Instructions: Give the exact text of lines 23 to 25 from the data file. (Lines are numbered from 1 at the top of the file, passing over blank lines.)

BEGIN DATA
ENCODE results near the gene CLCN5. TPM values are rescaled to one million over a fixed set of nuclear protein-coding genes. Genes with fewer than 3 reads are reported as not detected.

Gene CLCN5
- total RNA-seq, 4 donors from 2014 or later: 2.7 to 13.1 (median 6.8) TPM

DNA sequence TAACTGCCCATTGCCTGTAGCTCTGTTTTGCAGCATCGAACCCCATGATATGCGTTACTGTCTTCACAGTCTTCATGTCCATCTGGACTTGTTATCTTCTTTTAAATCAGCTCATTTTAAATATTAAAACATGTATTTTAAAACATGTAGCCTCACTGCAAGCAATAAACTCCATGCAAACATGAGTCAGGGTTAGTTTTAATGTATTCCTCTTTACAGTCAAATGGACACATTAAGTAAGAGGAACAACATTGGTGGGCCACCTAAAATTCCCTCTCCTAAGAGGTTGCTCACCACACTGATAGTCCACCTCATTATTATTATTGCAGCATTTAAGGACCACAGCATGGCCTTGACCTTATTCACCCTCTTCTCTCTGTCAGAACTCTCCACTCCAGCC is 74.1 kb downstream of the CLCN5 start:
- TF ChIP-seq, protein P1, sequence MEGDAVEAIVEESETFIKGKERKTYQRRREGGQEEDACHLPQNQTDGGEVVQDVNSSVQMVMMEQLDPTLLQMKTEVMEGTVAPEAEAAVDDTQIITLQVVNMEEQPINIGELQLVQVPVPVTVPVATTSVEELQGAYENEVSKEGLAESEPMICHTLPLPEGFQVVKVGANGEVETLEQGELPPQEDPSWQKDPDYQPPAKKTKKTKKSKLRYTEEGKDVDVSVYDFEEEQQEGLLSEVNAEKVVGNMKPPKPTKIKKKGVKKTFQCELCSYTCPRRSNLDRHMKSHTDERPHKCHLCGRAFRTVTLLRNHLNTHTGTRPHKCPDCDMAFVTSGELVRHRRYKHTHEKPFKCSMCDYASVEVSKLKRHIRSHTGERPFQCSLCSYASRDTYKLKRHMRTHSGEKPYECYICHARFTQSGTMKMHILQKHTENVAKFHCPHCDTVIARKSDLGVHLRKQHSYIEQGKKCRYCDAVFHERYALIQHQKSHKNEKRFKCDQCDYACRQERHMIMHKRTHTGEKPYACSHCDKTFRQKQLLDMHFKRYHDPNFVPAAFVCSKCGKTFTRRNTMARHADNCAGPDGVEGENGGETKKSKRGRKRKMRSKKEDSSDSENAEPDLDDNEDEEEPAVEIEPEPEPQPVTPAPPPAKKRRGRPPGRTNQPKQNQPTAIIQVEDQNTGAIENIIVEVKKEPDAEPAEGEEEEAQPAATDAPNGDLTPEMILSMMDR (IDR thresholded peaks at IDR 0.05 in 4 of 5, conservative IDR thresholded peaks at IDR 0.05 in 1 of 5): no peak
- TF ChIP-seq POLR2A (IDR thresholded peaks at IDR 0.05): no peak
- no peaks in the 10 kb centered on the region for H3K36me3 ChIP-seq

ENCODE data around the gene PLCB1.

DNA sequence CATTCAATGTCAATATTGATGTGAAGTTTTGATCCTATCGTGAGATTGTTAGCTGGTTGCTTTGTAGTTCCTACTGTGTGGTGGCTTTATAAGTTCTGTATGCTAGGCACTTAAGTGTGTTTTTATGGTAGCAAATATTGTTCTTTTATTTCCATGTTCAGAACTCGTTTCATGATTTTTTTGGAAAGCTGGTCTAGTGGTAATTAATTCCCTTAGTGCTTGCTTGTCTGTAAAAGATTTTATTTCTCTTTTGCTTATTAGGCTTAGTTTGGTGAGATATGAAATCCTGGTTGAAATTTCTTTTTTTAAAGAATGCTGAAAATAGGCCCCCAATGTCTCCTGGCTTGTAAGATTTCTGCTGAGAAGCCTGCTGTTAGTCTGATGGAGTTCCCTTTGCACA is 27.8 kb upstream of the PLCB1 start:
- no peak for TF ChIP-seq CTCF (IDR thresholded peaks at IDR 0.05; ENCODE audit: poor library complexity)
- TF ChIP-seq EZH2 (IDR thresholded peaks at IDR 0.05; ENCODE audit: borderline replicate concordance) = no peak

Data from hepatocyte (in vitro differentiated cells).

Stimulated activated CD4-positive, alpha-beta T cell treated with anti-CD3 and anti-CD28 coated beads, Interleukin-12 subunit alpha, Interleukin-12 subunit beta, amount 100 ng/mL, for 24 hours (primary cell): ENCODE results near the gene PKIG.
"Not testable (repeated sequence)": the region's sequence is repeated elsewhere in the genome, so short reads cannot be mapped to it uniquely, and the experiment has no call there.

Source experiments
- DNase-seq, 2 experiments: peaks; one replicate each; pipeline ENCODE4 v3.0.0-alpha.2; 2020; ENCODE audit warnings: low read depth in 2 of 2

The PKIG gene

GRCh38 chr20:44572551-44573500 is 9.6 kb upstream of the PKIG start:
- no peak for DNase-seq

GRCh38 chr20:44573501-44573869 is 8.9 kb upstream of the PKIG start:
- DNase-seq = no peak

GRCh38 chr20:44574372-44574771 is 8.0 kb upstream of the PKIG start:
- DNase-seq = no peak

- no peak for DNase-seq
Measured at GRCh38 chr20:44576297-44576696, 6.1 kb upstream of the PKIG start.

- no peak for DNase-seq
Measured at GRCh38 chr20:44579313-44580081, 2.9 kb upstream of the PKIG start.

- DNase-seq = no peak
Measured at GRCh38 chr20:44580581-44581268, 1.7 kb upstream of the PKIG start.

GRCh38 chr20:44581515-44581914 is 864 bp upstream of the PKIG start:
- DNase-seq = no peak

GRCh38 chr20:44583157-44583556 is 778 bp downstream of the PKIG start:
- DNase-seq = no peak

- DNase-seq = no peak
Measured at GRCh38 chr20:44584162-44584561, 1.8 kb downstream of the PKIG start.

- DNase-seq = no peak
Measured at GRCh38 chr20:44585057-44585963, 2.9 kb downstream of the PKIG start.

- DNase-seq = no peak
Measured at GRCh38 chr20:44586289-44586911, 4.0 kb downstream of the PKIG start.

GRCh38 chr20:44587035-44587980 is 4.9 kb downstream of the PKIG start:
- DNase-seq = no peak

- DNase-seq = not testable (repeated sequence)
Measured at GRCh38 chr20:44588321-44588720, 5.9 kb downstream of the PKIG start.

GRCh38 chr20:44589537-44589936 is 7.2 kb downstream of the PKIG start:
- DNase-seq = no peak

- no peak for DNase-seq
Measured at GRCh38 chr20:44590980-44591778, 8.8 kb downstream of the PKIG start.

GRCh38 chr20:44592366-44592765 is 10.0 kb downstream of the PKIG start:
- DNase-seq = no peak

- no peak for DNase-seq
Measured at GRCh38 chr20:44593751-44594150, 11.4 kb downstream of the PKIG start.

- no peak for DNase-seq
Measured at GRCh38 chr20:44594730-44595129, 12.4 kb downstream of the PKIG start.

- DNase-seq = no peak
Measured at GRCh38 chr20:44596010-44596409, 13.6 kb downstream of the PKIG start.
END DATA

- DNase-seq = no peak

- no peak for DNase-seq
Measured at GRCh38 chr20:44576297-44576696, 6.1 kb upstream of the PKIG start.